CHRISTMAS SEAL donations at work in Saskatchewan
Saskatoon, December 8th“ The Lung Association is deeply concerned about the three main threats to lung health in Saskatchewan, namely children's lung disease, sleep apnea, and chronic obstructive pulmonary disease (COPD).Â
On November 24th, at a reception for Members of the Legislative Assembly, a group of delegates selected by The Lung Association spoke with MLAs from all over Saskatchewan regarding these lung health threats. The costs of inadequate crisis management of lung disease are much greater, both in financial and human terms, than implementing proactive strategies, says Brian Graham, President and CEO of The Lung Association.
By carefully managing the money that the people of Saskatchewan have entrusted to The Lung Association, we have taken the following measures regarding:
Children's lung disease:Â Respiratory disease is the number one cause of hospitalization for Saskatchewan babies and children.Â We addressed the scarcity of lung specialists for our children by recruiting our only pediatric respirologist to the province in 1998 and a second pediatric respirologist in November 2004.Â Saskatchewan has the only medical school in Canada that does not have an alternate funding plan for pediatric respirologists.Â As a result, The Lung Association provides a $50,000 retainer fee to these lung specialists annually.
Sleep Apnea: Sleep Apnea is the intermittent absence of breathing during sleep.Â In Saskatchewan, 2855 people are on an indefinite and growing waiting list for sleep apnea testing in sleep labs and a further 36,000 are undiagnosed.Â In 2004, The Lung Association initiated a Home Monitoring System pilot project to screen for sleep apnea.Â During sleep, in the home environment, data is collected and then forwarded to the respirologist for diagnosis. As a result of the tremendous success of this pilot project, in January 2005, The Lung AssociationÂ will continue to offer this service.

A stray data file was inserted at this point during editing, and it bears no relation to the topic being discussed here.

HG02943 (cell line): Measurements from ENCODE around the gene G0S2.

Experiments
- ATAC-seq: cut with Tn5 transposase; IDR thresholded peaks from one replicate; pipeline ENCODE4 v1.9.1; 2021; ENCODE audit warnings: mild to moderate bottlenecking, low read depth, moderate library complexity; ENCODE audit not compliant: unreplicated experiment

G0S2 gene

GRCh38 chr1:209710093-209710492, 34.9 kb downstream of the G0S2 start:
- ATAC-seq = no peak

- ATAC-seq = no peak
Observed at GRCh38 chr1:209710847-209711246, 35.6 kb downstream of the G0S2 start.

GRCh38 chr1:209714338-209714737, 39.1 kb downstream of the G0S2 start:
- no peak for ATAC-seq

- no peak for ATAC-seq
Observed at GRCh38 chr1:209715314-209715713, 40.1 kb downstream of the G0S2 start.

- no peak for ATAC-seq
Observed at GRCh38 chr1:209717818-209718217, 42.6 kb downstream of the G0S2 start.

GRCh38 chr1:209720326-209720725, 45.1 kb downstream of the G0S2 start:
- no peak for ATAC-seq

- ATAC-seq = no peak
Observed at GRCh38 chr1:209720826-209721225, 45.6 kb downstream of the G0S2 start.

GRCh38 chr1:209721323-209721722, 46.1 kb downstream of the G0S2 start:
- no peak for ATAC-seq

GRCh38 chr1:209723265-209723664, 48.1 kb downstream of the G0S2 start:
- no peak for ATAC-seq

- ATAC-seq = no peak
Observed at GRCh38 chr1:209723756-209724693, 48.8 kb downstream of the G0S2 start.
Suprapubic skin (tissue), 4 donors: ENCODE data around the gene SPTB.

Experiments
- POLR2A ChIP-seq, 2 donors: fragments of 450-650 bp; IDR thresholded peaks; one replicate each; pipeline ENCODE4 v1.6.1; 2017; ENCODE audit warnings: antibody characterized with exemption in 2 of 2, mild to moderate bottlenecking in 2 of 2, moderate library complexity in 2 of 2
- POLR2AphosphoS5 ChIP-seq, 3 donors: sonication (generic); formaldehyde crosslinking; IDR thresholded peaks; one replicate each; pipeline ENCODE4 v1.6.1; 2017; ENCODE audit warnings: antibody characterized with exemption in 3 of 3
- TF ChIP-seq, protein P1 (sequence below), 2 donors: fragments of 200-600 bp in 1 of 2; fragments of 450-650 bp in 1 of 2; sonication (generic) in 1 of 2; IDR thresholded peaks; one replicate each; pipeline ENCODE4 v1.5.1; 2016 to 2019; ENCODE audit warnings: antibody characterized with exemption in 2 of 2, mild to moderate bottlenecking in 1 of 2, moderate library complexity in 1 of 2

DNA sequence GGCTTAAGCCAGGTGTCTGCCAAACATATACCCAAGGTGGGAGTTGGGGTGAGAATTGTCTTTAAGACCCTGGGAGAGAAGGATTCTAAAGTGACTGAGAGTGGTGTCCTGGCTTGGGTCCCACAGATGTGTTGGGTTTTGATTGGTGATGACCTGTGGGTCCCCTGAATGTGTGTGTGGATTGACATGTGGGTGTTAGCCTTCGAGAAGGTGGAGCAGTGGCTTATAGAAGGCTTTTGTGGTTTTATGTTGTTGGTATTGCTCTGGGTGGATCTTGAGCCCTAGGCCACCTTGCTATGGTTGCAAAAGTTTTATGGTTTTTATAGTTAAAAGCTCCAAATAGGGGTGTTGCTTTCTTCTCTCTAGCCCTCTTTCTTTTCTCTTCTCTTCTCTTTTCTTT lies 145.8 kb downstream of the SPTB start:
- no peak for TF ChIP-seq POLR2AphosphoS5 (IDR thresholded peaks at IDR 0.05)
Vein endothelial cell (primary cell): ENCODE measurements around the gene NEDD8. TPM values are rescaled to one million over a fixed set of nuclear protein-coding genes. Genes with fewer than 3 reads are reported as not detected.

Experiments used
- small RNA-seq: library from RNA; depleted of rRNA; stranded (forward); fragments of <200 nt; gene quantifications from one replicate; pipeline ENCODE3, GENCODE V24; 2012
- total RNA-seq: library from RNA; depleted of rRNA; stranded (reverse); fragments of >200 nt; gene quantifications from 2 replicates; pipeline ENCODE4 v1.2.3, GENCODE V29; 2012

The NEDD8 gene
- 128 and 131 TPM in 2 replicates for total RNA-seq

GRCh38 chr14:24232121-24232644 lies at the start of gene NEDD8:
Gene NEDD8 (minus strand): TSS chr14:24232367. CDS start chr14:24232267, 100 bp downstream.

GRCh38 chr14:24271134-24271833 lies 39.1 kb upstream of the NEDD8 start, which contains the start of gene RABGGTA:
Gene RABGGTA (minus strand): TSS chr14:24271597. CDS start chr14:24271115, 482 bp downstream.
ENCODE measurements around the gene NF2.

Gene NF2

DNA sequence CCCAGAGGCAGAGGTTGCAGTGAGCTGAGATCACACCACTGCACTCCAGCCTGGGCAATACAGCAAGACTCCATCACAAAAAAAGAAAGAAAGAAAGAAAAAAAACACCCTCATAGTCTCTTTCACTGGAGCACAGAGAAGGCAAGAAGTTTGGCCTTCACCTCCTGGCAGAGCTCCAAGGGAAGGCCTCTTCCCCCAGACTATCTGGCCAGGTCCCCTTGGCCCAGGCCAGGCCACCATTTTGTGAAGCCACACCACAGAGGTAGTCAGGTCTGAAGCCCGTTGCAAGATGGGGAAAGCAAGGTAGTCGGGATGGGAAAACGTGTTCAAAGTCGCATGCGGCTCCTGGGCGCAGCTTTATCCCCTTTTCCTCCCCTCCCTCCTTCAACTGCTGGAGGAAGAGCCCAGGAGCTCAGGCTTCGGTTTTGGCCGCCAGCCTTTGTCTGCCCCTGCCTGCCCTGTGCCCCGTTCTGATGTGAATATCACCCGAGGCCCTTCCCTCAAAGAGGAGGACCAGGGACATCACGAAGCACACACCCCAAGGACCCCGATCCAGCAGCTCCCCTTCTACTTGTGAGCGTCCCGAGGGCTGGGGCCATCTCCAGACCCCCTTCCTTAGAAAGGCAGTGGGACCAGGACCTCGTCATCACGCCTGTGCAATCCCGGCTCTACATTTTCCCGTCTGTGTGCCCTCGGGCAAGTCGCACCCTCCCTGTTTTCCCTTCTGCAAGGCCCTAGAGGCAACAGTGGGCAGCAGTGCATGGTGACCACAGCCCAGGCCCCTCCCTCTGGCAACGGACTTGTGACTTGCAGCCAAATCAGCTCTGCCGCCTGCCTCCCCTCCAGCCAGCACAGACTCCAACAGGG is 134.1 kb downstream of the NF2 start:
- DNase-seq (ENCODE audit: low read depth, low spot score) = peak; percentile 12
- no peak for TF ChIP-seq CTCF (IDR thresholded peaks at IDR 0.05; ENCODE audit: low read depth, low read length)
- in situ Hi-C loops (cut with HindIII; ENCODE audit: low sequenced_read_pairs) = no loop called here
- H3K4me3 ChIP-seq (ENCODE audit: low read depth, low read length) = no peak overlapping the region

Chronic Obstructive Pulmonary Disease (COPD): In 2005, there will be 32,000 people suffering from COPD in Saskatchewan.Â COPD refers to a number of chronic lung disorders that obstruct the airways.Â A combination of chronic bronchitis and emphysema is the most common form of COPD.Â COPD is the fastest growing cause of hospitalization and death in Canada and will soon be the third leading cause of death.Â COPD is irreversible but rehabilitation programs can significantly improve the quality of life for people with COPD and significantly reduce rates of hospitalization by 42%.
In addition to providing a grant to initiate a provincial COPD rehabilitation program and collect data to show its impact on health care utilization in Saskatchewan, The Lung Association's BreathWorksâ„¢ program was developed to provide COPD information, resources, and support to our citizens.Â By calling our BreathWorksâ„¢ Helpline at: 1-888-717-COPD (2673), our residents are able to speak at length to COPD educators.
This holiday season the Lung Association of Saskatchewan has placed Christmas Seals in the mailbox of approximately 300,000 households in Saskatchewan with the goal of raising $300,000 for children's lung disease, sleep apnea, COPD and other areas of respiratory health. Please contact us by phone at 1-888-566-LUNG (5864), by making a secure online donation at www.sk.lung.ca/donate or by responding to our mail appeal.
The Lung Association of Saskatchewan is a member of the Canadian Lung Association which has been working to improve lung health for 104 years.Â It is a non-profit, non-governmental organization that relies on donations from the public to fund its activities.Â You will find The Lung Association, the premier source for respiratory health initiatives in the province, active in your community conducting programs on asthma, COPD, sleep apnea and reduction of tobacco use, providing training for health professionals, delivering health education in schools, facilitating patient support groups and lobbying for clean air.
For more information from your Lung Association, contact:
Bernie Bolley, BScN, R.N., C.A.E.
343-9640, ext. 241
When you can't breathe, nothing else matters.